By Rob Kiser
It was a rematch in the men’s open finals of the Piqua Open tennis tournament held over Labor Day weekend at the tennis courts behind Piqua Junior High.
And while Kosal Tith again defeated Tim Ungericht, he was quick to point out the 6-1, 6-2 score didn’t reflect the competitiveness of the match.
“There were a lot of deuce games,” Tith said after winning the title Sunday for the second straight year. “There were a lot of close points. I play big points well. Tim (Ungericht) played much better against me this year.”
Ungericht, a 44-year old legend of the tournament, would give Tith no argument on those points.
“If you noticed, there were a lot of close games and deuces in the first set,” Ungericht, in his first season as Lehman girls tennis coach, said. “Whenever he was serving in those situations, he came up with a big serve. And my first serve percentage was pretty low and he took advantage of that. He plays the big points very well. I am playing more. And I am around the game coaching Lehman girls. So, I am playing better.”
Tith, also playing doubles, said Saturday’s heat made things tough.
“Today wasn’t as bad,” Tith said. “But, yesterday the heat really made things difficult.”
Tith had cruised into the final by defeating Henry Chang 6-0, 6-1; and Chris Hufford 6-0, 6-0.
“You never know (how matches are going to go),” Tith said. “I just enjoy coming out and supporting the community in the tournament. I see a lot of people I know from Troy and just enjoy playing in the tournament.”
Ungericht had a tougher patch to the finals.
After defeating Tyler Lavey 6-0, 6-0; he faced Isaac Anderson in duel that lasted almost three hours.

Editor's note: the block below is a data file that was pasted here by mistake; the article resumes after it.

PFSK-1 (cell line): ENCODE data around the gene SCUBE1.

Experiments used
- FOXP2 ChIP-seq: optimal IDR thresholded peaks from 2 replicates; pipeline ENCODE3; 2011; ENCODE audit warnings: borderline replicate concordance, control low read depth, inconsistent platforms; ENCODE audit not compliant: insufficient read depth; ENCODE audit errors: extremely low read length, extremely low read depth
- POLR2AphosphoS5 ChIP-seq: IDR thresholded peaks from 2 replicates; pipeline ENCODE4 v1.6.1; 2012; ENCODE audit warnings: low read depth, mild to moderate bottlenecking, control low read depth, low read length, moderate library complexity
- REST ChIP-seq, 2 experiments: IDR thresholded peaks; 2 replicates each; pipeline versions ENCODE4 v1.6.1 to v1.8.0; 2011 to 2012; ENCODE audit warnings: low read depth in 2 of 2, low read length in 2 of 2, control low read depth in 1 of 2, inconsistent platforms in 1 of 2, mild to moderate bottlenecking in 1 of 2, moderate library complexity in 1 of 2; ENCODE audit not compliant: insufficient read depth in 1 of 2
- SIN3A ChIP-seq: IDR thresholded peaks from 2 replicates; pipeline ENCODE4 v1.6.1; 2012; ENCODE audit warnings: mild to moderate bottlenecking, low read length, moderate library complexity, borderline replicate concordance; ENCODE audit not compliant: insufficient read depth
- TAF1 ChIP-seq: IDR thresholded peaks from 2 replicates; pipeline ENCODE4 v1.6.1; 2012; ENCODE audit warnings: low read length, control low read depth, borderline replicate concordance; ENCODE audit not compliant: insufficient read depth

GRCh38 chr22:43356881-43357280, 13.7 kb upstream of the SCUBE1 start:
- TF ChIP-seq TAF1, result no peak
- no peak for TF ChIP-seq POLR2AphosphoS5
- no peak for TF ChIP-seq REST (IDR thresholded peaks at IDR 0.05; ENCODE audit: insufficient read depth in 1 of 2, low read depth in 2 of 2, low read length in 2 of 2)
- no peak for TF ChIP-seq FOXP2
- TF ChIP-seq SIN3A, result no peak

Ungericht survived the match 7-6 (7-3), 6-7 (7-4), 10-4, with third set being a Super Tie Breaker.
“I beat a 28-year old (Isaac Anderson) who kicked my butt last year,” Ungericht said. “At 44, that is pretty good. I would definitely say I had a good tournament. And that match didn’t affect me at all today.
“I love this tournament. It is in my hometown and I have been playing in it since I was 15. My problem is I keep running into these monsters in the finals. I have made 10 finals and won three times.”
Hank Stick won the 35-and-over singles, defeating Joe Verstraten 6-4, 6-3; and defeating Jeff Steineman 6-3, 7-6.
Steineman defeated Verstraten 4-6, 7-5, 6-4 to take second.
Bernie Palmatier won the 50-and-over singles
In the semifinals, Palmatier defeated Charles Beam 6-4, 3-6, 6-4; while Jim Kinsinger defeated Eric Weibel 6-3, 6-7 (7-5) retired.
Palmatier defeated Kinsinger 6-3, 6-2 in the title match.
Griffin West won the boys 16-and-under singles title.
West defeated Jacob Lewis 6-1, 6-0; and Branson Leigeber 6-0, 6-0.
Leigeber defeated Lewis 4-6, 6-3 (10-4) to take second.
Henry Johnston won the boys 12-and-under singles title.
He defeated Grant Hoying 6-0, 6-3; and Luke Blake 6-0, 6-0.
Hoying defeated Blake 6-2, 6-0 to take second.
Thorpe and Lee won the 35-and-over men’s double title, defeating Steineman and Steineman 6-1, 3-6, 6-2.
In the women’s open singles, Sunshine Bricker outlasted Maggie Thomas 3-6, 6-4, 7-5 for the title.
In the semifinals, Thomas had defeated Kim LaPole 6-4, 6-3; and Bricker had defeated Annette Ross-Gray 6-1, 6-4.
In the women’s open doubles, Raiyanasuk and Ishida won the title.
They defeated Bricker and LaPole 6-0, 6-0; and Davis and Kramer 7-6, 6-0.
Davis and Kramer defeater Bricker and Lapole 6-3, 6-0 for second place.
Rob Kiser is Sports Editor for the Daily Call. He can be reached at (937) 451-3334.